Emerging Mobilities Impact on Housing and Access to Opportunities
When one imagines how an urban planner engages with mobility, we often conjure images of folks hovering over models of mobility infrastructure (e.g. roads, bridges, sidewalks, and bike lanes) or laboring on drawings optimizing the blending of development and public transit systems. Emerging mobility services, such as communal shuttle services or bike shares, represent a plastic and rapid intervention into a mobility ecosystem to improve access to opportunities and shift people away from owning and using automobiles. However, there is a gap in the literature examining how emerging mobility services can change neighborhoods and communities - specifically if they are accelerators of displacement and gentrification, or if they offer opportunities to improve non-auto accessibility within auto-dependent spaces.
In his dissertation, Rounaq Basu (PhD ‘22, MCP ‘19, MST ‘19), explores novel conceptual, policy, and methodological avenues to better measure, understand, and assess the distribution of benefits of emerging mobilities in the context of the neighborhoods where they are located.
“For the vast majority of our lives, the mobility ecosystem has been fairly constant when it comes to modalities. Private cars and public transit, often coupled with informal transit or paratransit in some contexts, have dominated the discussion, with scant attention to walking and biking. Over the last 15 years or so, we have witnessed a reimagining of what mobility can look like. Emerging mobility services, such as ride hailing, bike sharing, and e-scooters, have broken the monotony of having to choose between private cars and public transit,” said Basu. “Not only are these service modes in their own right, they can also improve first/last-mile connections to public transit. This sort of dual relationship, where they can both complement and compete with traditional modes, results in new and interesting questions for urban planners. Will these services offer a viable alternative to private vehicles and shift people away from using cars? Or will they instead eat into the already fragile post-pandemic transit ridership?”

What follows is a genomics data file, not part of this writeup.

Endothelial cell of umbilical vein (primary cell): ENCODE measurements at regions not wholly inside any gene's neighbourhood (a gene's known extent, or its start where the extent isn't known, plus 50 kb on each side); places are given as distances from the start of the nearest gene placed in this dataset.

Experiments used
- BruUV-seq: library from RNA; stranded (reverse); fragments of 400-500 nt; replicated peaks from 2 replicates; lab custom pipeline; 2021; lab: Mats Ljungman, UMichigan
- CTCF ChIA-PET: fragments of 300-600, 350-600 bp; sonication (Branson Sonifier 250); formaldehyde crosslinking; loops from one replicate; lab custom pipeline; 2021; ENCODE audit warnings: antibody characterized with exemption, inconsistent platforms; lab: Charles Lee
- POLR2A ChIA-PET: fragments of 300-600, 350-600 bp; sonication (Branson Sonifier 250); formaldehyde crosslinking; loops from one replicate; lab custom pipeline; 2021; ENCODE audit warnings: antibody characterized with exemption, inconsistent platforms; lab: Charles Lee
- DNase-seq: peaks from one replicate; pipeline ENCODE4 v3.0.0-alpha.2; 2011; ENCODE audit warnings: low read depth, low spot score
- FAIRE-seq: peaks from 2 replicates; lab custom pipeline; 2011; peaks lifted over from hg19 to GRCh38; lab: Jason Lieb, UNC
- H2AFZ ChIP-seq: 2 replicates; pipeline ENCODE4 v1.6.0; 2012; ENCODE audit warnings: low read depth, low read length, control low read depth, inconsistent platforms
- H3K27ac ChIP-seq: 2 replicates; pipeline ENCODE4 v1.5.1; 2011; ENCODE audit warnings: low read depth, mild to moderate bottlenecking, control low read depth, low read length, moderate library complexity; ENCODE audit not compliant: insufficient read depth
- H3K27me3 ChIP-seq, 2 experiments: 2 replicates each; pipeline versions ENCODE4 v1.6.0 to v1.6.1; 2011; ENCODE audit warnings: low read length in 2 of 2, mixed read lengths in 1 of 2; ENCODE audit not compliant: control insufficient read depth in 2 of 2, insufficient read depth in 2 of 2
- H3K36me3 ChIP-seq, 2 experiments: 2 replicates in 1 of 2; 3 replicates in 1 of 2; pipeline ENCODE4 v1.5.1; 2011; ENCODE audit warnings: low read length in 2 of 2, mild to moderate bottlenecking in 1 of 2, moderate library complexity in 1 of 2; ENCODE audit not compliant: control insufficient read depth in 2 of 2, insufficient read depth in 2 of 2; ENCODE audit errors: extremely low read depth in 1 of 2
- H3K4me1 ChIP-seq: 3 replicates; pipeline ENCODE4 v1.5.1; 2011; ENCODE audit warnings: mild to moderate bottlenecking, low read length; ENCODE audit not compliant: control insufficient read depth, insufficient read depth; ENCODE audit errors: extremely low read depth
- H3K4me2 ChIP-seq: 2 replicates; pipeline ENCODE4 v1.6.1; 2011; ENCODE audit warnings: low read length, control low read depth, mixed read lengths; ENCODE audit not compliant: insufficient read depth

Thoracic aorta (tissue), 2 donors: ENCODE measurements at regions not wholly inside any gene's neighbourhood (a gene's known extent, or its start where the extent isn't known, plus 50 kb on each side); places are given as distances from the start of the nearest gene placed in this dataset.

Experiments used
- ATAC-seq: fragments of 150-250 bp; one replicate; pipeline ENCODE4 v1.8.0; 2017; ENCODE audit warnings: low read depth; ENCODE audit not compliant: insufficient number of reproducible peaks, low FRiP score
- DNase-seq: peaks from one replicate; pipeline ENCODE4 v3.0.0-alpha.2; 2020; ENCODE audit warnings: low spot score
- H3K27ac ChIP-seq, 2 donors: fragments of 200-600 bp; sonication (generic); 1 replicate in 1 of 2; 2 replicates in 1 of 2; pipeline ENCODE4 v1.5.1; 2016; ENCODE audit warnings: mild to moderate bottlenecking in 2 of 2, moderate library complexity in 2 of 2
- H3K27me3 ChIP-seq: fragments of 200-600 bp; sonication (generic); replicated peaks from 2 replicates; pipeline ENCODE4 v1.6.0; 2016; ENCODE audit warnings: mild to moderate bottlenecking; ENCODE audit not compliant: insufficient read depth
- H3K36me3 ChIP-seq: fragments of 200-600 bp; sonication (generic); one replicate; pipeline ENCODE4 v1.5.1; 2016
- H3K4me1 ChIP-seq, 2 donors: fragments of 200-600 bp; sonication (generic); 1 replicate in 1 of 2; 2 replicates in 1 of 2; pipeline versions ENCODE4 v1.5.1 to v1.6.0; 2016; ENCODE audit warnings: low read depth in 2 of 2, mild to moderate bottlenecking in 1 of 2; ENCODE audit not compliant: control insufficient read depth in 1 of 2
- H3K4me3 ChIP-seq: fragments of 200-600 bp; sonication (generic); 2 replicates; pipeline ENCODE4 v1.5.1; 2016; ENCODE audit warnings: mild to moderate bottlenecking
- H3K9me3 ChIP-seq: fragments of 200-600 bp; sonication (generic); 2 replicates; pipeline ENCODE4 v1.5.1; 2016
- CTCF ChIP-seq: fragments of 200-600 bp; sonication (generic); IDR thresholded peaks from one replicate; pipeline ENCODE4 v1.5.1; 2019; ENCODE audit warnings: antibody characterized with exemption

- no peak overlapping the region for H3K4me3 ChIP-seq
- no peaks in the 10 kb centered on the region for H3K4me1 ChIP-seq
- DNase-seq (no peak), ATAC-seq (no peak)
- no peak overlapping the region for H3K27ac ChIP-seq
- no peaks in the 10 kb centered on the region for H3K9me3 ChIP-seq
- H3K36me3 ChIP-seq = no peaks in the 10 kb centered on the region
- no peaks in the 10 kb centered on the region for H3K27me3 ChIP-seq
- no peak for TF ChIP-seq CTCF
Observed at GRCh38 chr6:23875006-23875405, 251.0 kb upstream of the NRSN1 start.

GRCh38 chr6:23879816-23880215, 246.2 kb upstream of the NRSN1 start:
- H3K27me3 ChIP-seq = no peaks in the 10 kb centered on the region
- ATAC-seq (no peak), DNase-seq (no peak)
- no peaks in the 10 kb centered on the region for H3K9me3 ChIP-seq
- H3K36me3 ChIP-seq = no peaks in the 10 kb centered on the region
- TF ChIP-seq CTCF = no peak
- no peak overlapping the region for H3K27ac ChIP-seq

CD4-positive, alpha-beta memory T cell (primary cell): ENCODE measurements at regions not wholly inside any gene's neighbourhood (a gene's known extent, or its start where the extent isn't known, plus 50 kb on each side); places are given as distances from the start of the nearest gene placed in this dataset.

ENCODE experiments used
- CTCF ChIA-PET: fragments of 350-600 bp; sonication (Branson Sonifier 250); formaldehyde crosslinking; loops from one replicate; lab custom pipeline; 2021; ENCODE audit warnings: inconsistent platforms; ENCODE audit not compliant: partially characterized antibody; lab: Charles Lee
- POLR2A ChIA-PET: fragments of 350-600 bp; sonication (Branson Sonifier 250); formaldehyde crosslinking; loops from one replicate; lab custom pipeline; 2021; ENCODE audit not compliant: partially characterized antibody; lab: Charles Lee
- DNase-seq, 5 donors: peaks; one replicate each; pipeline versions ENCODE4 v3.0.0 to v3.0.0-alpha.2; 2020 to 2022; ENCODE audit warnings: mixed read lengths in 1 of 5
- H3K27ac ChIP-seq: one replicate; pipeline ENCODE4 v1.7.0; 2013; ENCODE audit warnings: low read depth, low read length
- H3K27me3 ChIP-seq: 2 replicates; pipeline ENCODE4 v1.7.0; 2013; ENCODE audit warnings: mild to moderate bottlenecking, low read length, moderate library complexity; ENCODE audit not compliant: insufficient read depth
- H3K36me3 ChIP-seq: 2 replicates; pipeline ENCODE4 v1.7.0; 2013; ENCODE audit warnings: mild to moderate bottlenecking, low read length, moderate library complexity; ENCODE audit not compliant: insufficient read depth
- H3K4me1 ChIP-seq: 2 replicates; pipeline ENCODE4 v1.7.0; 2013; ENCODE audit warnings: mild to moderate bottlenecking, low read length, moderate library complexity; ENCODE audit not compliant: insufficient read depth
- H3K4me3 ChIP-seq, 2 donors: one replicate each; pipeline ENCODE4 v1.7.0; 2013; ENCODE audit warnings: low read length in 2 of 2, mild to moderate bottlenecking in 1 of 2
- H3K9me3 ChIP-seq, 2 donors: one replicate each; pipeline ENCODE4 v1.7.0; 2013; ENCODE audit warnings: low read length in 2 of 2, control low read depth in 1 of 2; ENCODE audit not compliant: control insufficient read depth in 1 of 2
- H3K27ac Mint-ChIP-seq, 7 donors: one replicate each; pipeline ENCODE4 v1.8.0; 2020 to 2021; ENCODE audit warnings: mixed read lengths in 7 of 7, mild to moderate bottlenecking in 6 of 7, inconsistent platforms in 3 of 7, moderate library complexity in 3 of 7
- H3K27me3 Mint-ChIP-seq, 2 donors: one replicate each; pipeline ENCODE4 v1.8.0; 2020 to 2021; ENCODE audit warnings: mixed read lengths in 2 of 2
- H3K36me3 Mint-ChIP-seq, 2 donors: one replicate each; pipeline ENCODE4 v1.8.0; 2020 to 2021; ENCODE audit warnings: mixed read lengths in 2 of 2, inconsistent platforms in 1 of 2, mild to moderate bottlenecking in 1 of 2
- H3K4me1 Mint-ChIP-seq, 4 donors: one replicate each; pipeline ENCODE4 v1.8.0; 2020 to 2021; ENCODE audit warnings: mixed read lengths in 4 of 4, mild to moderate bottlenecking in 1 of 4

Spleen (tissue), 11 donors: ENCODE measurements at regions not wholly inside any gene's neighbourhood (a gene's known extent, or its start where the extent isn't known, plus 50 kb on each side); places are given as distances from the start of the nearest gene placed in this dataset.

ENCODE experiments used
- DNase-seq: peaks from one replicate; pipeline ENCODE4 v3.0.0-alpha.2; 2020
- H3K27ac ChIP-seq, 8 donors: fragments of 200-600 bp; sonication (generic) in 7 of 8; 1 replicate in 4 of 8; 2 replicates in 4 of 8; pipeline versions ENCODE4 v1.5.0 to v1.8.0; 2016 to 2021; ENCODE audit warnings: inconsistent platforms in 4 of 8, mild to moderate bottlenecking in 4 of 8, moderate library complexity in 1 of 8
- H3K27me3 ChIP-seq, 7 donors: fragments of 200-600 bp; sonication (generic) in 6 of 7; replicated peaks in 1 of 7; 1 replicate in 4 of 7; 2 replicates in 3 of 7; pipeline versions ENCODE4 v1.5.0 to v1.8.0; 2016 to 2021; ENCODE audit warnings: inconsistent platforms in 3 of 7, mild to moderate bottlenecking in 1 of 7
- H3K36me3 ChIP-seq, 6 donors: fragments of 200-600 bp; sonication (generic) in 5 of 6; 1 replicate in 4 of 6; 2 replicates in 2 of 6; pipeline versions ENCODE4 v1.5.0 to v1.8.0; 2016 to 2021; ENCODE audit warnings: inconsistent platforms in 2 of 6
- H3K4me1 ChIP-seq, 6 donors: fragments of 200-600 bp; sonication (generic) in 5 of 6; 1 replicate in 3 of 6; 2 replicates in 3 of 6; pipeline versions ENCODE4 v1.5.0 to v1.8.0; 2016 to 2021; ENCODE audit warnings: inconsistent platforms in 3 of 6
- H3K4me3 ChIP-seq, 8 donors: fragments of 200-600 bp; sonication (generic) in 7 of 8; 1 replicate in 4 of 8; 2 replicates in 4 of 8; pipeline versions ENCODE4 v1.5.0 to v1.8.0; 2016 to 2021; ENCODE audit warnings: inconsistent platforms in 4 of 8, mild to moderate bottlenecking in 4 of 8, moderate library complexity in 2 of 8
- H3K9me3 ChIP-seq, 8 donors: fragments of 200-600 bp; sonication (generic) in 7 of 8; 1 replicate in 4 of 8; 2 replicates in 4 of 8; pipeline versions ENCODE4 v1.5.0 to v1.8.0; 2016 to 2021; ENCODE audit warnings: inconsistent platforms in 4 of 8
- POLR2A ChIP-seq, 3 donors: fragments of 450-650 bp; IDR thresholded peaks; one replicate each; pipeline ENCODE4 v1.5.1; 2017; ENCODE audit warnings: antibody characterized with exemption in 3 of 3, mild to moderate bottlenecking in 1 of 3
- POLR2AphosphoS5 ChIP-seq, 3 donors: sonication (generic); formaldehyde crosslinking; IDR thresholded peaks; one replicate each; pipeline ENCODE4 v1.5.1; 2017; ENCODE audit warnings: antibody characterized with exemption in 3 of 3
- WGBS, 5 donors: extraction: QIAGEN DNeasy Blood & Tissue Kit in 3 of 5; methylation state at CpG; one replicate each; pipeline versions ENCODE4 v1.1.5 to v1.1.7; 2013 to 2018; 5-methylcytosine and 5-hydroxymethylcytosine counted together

“While these questions are important to understand the mobility market effects of emerging mobilities, the housing market effects are rarely considered. We know from our lived experiences that transit improvements, such as extensions to an existing line or the construction of a new line, often tend to cause gentrification. Given that emerging mobility services can potentially improve non-auto accessibility similar to transit, will they change neighborhoods in the same manner? And, if so, what can we as planners do to mitigate undesirable consequences? These were the questions that motivated my dissertation research. Through the generation of multiple what-if scenarios using a land use-transportation interaction (LUTI) model, I found concerning trends of lower-income neighborhoods being more susceptible to gentrification when emerging mobilities were piloted in an unregulated manner. However, when I introduced housing and mobility regulations (e.g., upzoning with affordability constraints and upzoning with parking restrictions), the results demonstrated a more equitable distribution of non-auto accessibility improvements while also nudging mobility choices in a more sustainable direction by reducing private vehicle ownership. My dissertation highlights the need to consider both the mobility and housing effects of emerging mobilities when we try to contemplate how they might change our communities.”
Basu’s dissertation, “Planning Sustainable Cities: Coordinating accessibility improvements with housing policies,” won the 2023 departmental award for outstanding dissertation.